Home Arts ‘he never came on my stomach/also he was afraid of elevators’

‘he never came on my stomach/also he was afraid of elevators’

by Lindsay Richardson January 26, 2015

Accidental social media poets gaining credibility in the arts scene

Social media: the beast without a conscience, a filter, or any real artistic relevance. In fact, its use normally invokes a sense of mindlessness, of inane commentaries or agenda-pushing statuses. But for 22-year-old Los Angelean and creative prodigy Mira Gonzalez, Twitter became a creative vehicle, a prompt to produce a collection of succinct, self-aware poems that would become part of a movement that I’ll refer to as “Twitterature.”

In her own words: “hell hath no fury like a woman on social media.”

Gonzalez writes with a bald, almost vile honesty about topics like drugs, sex, loneliness, self-loathing and recklessness. Most are anecdotal, based off of her own experiments with prescription drugs, loneliness and sexual trysts with unconventional men. Her Twitter feed is a collection of pithy and darkly humorous updates, which she amassed into an anthology, i will never be beautiful enough to make us beautiful together, published by Sorry House in 2013. However, after Lena Dunham instagrammed a photo of the book earlier this year, Gonzalez became more visible—and distinguishable—among her literary peers.

Her publisher’s description of her work states that she is “brutally honest to the point of appearing unhinged or wildly fantastic,” and a who’s-who of readers have come forward to acclaim her brazen and nervy approach to daily activities and thoughts. Blake Butler, writer and editor of HTML Giant, said it straight in his review of the anthology: “It’s messed up and feels honest, open, like lying naked on the floor with your arms chopped off.”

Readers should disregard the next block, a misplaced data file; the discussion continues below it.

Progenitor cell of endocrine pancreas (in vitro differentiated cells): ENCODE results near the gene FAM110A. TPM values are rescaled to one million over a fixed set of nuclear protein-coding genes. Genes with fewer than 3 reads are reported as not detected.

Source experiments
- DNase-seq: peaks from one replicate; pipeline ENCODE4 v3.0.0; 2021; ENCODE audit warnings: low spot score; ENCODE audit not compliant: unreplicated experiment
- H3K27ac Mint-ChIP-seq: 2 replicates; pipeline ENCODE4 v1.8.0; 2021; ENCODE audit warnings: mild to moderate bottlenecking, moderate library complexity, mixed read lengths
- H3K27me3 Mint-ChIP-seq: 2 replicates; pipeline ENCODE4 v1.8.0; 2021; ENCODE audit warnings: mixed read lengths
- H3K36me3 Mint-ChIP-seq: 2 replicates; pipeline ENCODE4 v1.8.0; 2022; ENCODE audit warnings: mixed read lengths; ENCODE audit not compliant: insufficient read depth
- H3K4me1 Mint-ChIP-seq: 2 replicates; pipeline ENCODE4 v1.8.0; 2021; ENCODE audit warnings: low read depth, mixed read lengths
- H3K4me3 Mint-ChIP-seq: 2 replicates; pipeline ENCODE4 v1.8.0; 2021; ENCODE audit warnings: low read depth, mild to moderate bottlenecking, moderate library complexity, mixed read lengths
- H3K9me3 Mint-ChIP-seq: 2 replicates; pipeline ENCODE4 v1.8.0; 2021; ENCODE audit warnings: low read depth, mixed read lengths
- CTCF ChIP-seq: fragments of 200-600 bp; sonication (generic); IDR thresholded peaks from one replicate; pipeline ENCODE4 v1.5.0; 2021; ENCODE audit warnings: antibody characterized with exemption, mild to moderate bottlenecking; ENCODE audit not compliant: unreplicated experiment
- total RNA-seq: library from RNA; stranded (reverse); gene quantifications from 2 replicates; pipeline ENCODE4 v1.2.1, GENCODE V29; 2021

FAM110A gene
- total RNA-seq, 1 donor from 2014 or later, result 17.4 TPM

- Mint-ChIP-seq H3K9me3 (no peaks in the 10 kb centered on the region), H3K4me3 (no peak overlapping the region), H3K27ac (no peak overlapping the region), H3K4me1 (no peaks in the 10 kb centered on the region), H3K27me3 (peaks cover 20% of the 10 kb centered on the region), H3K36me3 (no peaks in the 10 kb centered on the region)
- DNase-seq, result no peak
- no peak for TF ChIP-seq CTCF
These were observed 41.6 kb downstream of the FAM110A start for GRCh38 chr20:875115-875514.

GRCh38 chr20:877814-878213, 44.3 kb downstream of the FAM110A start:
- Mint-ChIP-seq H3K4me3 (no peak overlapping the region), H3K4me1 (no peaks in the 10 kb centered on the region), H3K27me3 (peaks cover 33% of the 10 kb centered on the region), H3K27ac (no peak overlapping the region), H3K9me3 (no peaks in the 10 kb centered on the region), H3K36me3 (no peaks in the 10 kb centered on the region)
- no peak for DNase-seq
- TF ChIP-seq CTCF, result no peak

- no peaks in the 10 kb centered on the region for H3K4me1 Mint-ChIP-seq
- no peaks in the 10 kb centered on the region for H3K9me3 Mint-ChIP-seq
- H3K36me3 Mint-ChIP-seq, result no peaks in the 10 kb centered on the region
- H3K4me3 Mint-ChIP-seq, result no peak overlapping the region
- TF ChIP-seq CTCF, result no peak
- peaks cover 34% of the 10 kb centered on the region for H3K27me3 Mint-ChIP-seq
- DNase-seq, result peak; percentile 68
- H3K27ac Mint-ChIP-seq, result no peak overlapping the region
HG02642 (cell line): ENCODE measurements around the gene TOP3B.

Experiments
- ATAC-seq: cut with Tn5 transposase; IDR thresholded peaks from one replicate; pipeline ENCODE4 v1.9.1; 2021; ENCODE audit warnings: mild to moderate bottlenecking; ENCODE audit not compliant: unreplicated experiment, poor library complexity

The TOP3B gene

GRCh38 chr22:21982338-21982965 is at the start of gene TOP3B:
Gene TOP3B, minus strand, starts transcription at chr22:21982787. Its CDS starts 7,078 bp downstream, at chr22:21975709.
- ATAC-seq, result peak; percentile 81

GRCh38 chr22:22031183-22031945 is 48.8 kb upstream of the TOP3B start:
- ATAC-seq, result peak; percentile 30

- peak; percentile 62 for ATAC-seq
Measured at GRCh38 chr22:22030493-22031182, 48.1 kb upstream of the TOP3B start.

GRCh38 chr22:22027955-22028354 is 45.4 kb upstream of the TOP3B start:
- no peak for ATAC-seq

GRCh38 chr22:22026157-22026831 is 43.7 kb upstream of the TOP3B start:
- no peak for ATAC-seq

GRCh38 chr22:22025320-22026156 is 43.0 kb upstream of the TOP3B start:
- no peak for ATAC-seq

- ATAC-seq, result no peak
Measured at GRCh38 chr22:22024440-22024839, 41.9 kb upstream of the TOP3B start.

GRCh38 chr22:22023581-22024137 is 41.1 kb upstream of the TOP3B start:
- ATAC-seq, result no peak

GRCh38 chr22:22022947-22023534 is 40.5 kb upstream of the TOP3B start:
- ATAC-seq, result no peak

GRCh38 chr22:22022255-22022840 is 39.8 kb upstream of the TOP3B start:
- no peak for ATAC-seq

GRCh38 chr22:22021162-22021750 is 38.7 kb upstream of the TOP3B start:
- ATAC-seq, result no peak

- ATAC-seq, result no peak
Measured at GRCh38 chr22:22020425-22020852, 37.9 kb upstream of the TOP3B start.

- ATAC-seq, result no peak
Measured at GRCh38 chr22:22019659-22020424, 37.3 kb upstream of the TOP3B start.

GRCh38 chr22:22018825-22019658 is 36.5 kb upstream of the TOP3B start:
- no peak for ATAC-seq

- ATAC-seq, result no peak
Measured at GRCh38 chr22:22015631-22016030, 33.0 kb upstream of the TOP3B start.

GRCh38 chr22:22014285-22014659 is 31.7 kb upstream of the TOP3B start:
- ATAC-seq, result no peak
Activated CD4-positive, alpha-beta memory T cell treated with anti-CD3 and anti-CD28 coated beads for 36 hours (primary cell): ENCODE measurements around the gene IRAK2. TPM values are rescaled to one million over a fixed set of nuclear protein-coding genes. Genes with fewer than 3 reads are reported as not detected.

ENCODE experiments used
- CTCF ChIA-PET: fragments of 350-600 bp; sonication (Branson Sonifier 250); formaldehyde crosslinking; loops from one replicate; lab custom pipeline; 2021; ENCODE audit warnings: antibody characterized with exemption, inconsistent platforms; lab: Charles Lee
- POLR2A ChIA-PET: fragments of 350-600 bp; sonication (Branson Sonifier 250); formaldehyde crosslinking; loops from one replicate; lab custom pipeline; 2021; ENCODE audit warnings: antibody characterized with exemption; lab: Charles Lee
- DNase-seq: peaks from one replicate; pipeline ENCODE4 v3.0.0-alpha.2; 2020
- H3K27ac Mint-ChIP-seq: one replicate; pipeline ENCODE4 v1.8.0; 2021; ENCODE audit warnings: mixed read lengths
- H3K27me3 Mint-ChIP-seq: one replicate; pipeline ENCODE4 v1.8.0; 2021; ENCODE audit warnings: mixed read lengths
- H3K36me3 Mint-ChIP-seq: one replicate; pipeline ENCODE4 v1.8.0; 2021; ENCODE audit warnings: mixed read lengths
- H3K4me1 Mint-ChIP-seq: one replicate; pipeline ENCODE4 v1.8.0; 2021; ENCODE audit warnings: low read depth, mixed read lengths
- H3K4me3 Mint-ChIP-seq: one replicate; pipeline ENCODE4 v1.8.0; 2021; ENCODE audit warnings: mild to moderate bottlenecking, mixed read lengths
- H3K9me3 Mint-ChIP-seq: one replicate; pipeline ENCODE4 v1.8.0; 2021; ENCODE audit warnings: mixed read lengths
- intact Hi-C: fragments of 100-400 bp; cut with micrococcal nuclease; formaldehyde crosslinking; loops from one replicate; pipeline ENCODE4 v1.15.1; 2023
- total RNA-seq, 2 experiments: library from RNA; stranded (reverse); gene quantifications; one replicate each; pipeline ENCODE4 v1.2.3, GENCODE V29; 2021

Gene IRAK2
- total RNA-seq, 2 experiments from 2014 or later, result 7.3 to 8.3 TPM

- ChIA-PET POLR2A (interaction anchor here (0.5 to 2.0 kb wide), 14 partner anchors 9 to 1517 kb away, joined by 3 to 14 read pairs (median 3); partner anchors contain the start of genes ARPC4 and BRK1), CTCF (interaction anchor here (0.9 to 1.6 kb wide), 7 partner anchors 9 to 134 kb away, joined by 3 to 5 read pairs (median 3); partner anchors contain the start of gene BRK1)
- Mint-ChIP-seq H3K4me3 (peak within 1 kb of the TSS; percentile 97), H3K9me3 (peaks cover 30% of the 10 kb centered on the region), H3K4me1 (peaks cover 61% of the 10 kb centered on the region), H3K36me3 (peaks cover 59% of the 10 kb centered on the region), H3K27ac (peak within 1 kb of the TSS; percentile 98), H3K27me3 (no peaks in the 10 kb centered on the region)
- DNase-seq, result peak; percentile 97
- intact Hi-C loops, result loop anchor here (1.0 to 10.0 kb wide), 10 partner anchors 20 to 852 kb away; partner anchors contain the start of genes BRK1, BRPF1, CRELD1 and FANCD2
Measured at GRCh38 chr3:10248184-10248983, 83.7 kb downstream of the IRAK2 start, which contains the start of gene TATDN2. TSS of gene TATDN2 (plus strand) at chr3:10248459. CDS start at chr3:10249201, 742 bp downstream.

More established poets denounce this form of self-expression, claiming that it glorifies and beautifies depression and self-damaging, self-deprecating habits. They are also ruffled by the non-exclusivity of this type of movement. Twitterature, for the most part, threatens those people who write heavily veiled, heavily nuanced pieces of work. The simplicity of Gonzalez’s poems cause some to question their depth. Her lack of formal education also brings her talent and understanding of literature into question.

Also, they’re readily available to reject stanzas like “he said ‘I’m gonna come on your stomach’ 15 to 20 times while/ breathing heavily and putting his penis on different parts of my stomach/ every time I attempted to touch his penis he moved my hand away/eventually I gave up on trying to interact with his penis/ he never came on my stomach/also he was afraid of elevators.”

But aside from style and overall pretension, Gonzalez and other Twitterature figures are distinguished by their openness and honesty. In an interview with Vice, she stated that hiding the truth about her drug use would be hiding a part of who she is. Twitterature is less involved, less focused on the overall impact or analysis of the work, rather than putting the poetry into the public domain in a non-exclusive, somewhat ubiquitous way. The “club” or “venture” itself isn’t discriminatory. Gonzalez tweeted, quite candidly, that “being a poet is cool if you like being poor and unhappy.” The emphasis of her work is honesty and impact.

Gonzalez also warns us, and her publishers, to look out for her next manuscript: “a piece of paper that says ‘can i have money’ written in my own blood.”

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